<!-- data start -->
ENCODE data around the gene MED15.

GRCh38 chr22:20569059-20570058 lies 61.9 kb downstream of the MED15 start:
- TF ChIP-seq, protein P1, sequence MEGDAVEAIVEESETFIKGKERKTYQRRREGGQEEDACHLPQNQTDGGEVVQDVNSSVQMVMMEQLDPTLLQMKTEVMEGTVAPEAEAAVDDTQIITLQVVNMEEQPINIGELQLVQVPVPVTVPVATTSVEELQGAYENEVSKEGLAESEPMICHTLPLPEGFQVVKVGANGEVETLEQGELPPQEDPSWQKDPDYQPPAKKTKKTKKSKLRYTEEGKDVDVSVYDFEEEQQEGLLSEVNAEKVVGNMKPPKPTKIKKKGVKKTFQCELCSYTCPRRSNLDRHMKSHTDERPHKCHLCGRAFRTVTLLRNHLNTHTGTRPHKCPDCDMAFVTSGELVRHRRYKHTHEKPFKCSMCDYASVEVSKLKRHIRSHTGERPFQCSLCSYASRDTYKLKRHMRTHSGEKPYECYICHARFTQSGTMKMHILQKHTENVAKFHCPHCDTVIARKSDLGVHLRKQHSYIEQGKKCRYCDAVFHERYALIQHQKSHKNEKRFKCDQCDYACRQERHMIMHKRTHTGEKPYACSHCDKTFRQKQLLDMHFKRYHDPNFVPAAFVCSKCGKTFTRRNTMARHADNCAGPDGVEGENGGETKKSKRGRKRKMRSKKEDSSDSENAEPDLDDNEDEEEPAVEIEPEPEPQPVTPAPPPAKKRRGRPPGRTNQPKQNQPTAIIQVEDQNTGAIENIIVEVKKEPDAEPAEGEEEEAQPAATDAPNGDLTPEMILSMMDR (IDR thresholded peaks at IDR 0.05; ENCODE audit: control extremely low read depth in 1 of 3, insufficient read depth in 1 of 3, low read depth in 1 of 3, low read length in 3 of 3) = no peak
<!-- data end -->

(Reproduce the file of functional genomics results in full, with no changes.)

ENCODE data around the gene MED15.

GRCh38 chr22:20569059-20570058 lies 61.9 kb downstream of the MED15 start:
- TF ChIP-seq, protein P1, sequence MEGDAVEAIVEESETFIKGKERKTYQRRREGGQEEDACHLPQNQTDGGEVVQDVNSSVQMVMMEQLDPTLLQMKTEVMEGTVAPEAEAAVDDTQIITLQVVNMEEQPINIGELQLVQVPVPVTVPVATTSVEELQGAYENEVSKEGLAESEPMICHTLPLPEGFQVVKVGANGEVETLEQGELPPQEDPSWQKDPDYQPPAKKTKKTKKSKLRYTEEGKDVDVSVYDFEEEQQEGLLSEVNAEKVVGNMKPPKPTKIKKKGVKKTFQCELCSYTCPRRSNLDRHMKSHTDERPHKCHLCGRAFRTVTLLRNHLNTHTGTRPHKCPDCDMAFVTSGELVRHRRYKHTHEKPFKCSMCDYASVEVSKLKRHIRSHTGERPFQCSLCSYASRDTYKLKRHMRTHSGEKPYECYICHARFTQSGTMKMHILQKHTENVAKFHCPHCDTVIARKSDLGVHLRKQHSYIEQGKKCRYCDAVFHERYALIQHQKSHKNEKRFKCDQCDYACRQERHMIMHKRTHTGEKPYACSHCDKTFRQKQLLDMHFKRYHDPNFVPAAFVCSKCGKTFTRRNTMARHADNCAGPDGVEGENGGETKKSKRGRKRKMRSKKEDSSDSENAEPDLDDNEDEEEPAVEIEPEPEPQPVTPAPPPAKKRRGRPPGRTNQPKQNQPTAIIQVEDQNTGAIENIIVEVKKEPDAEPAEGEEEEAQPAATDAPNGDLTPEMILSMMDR (IDR thresholded peaks at IDR 0.05; ENCODE audit: control extremely low read depth in 1 of 3, insufficient read depth in 1 of 3, low read depth in 1 of 3, low read length in 3 of 3) = no peak